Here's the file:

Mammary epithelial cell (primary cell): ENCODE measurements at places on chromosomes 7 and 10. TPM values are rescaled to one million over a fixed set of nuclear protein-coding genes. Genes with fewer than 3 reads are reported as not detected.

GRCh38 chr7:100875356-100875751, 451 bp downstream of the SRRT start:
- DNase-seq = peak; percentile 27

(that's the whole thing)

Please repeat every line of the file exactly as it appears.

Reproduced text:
Mammary epithelial cell (primary cell): ENCODE measurements at places on chromosomes 7 and 10. TPM values are rescaled to one million over a fixed set of nuclear protein-coding genes. Genes with fewer than 3 reads are reported as not detected.

GRCh38 chr7:100875356-100875751, 451 bp downstream of the SRRT start:
- DNase-seq = peak; percentile 27